How The Ickiest Part Of House Of The Dragon Is Steeped In Real History

There are a lot of potentially problematic elements in "Game of Thrones" and its spin-off series, "House of the Dragon," but perhaps the ickiest of them all is the rampant incest. The Targaryen dynasty is rife with cosanguinity, which is a fancy word for inbreeding, and the practice is clearly still in fashion in "House of the Dragon," as King Viserys Targaryen (Paddy Considine) and Queen Aemma Arryn (Sian Brooke) are first cousins. They share a set of Targaryen grandparents, Jaehaerys I and his sister-wife Alysanne, so they both have some of that lovely double-dragon bloodline going on. Fans of the George R.R. Martin novel that "House of the Dragon" is based on know that the married cousins are not the last incestuous relationship in the story, because Targaryens are really all about keeping it in the family. 

"House of the Dragon" is set in a fantasy world, but marriages between siblings, cousins, and other close family members have been a surprisingly common occurrence among royalty throughout history. There were practical and political reasons behind such marriages, and the potential genetic problems that could result from repeat inbreeding hadn't really been figured out yet. Let's dig into the Targaryen practice and the historical families that inspired their concerning custom. 

Incest in ancient times

Some of the most prolific practitioners of siblings parenting children together lived during the classical era, in the dynasties of the Egyptian pharaohs and of some Roman emperors. The "boy king" Tutankhamun was definitely the product of incest, as the Egyptian kings were thought of as living avatars of the gods, and the gods married their siblings. King Tut's father, the radical Akhenaten who tried to convert Egypt to monotheism under the son god Aten, was married to the legendary beauty Nefertiti, but later married his own sister as well when Nefertiti did not bear him any children. Tut is the child of this union, and scientists have found several genetic abnormalities from his mummified corpse that likely resulted from generations of dipping back into the same exact gene pool. The famous queen Cleopatra was also the child of a brother-sister union, and later married both of her own younger brothers.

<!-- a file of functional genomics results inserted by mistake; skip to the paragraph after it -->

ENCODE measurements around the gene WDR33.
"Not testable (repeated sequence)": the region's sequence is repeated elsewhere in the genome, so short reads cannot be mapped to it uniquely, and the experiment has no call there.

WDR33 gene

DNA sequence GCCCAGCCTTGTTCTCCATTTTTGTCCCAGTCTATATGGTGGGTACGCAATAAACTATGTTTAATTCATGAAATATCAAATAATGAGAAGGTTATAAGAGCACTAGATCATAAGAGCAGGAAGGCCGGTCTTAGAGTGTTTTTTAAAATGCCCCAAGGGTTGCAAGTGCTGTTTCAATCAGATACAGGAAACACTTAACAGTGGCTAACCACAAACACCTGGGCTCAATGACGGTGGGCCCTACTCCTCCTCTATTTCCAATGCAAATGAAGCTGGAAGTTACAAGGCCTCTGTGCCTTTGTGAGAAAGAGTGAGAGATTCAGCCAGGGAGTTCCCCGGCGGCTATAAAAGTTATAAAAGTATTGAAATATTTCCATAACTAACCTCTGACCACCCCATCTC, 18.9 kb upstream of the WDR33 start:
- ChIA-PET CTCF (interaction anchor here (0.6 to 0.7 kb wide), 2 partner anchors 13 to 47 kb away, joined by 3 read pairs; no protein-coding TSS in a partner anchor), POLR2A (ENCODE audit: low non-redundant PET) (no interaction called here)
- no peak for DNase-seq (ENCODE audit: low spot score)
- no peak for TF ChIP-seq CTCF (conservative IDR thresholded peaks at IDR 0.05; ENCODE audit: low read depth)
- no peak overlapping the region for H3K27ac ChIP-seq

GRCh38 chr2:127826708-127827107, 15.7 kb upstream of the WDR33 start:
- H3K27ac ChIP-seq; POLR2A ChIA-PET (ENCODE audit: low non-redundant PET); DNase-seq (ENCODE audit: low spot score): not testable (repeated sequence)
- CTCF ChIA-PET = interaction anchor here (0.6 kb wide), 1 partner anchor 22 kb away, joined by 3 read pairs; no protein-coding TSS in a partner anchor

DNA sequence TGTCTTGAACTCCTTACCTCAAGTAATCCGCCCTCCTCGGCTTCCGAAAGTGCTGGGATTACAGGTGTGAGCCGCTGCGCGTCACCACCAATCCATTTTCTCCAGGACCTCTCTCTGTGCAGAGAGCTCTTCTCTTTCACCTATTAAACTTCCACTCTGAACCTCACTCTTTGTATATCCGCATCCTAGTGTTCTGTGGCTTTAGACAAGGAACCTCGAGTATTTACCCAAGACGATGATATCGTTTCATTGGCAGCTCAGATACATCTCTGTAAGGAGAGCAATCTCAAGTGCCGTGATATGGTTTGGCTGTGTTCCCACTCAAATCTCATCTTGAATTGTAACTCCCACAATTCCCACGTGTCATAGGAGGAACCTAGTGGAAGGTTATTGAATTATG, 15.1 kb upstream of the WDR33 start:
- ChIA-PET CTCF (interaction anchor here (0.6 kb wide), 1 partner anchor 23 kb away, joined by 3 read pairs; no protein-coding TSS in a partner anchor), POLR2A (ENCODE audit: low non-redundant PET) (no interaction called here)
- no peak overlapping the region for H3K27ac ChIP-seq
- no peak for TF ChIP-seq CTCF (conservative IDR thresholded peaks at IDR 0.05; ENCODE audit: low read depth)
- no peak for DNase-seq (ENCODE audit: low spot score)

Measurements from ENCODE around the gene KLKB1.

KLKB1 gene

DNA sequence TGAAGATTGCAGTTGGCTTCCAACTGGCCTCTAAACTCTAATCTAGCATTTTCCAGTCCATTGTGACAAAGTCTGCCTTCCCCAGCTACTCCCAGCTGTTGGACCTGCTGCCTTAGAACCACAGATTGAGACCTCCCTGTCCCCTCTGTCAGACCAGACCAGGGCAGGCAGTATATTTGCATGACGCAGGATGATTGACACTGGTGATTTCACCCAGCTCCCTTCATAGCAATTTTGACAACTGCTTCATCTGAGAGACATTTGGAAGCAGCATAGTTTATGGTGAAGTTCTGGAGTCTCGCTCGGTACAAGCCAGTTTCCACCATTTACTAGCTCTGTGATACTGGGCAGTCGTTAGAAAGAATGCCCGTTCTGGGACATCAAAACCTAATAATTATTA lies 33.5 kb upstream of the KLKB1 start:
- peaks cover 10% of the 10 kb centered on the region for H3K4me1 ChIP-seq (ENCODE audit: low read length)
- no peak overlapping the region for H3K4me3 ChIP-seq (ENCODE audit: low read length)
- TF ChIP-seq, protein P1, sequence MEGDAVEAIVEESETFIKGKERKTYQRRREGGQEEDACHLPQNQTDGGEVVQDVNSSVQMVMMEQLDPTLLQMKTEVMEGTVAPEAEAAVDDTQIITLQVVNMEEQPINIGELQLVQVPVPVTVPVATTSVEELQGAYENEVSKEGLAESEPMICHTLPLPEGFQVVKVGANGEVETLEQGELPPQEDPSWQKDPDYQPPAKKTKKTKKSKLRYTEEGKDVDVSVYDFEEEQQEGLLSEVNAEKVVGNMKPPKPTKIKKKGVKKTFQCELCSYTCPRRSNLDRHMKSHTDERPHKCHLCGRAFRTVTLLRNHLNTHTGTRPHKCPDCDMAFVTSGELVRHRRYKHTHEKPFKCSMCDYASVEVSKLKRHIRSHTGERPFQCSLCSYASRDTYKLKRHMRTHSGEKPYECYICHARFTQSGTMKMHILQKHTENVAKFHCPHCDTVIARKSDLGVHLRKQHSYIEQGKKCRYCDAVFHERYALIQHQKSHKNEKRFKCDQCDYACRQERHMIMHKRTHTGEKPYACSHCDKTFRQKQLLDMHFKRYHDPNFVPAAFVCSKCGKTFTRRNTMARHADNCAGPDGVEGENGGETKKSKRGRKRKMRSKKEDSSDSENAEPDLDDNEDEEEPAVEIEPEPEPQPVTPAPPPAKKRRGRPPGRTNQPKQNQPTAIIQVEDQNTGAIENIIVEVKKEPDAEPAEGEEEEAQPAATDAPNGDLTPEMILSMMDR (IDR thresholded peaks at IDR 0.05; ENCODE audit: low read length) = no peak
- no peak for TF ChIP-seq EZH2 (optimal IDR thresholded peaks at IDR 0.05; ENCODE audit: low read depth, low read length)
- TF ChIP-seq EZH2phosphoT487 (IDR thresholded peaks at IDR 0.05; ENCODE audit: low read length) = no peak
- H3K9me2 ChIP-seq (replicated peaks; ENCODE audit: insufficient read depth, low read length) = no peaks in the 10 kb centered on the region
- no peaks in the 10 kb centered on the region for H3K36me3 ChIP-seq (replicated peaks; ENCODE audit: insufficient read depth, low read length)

The most famous stories of incest in Ancient Rome come from the family of Emperor Caligula, who has been remembered for both his fiery passion and his madness. While many historians now believe that rumors of Caligula having sex with his three sisters were largely fabricated by his enemies, his sister, Agrippina the Younger, did marry her uncle, the emperor Claudius. There are also plenty of rumors about her having an affair with her son Nero, who later became emperor as well. Caligula, Agrippina, and Nero are all clear inspirations for the Targaryens, who are half brilliant and half mad. After all, Nero was accused of enjoying the fact that Rome burned to the ground, and if that's not the most Targaryen thing on this planet, then what is?

Messy medieval marriages

In slightly more recent history, the medieval dynasties of Europe were pretty laden with their own incest issues, most notably the Habsburgs. This massive family's Spanish branch started twisting in on itself through political marriages between close relatives, and they continued this practice for nearly 200 years. Unfortunately, all of this inbreeding led to the family reinforcing some troublesome recessive genes, and the dynasty died out when Charles II, who suffered from an over-sized tongue, malformed jaw, and infertility, died at the age of 38. You would think that watching that kind of downward spiral in an uncomfortably close-knit family would prevent future generations from practicing incest, but Queen Victoria of England married her first cousin in 1840, with potentially disastrous consequences. 

The Targaryens seem to marry their siblings for reasons closer to the Egyptians, as they believe they are touched by the dragons, but there are elements of other real-world royal families in their makeup as well. The Targaryens suffer from what they think is a curse that renders many of them mad, but it could really just be as simple as a recessive gene run wild (along with a healthy dose of royal entitlement).

Of course, the Targaryens aren't the only family in the "Game of Thrones" universe to dabble in sibling-diddling, because Cersei and Jaime Lannister are also quite smitten despite being twins. Cersei even tries to use the Targaryens to justify it, though they never get away with their forbidden fling as well as the dragon-riders did. 

New episodes of "House of the Dragon" premiere Sundays on HBO and HBO Max.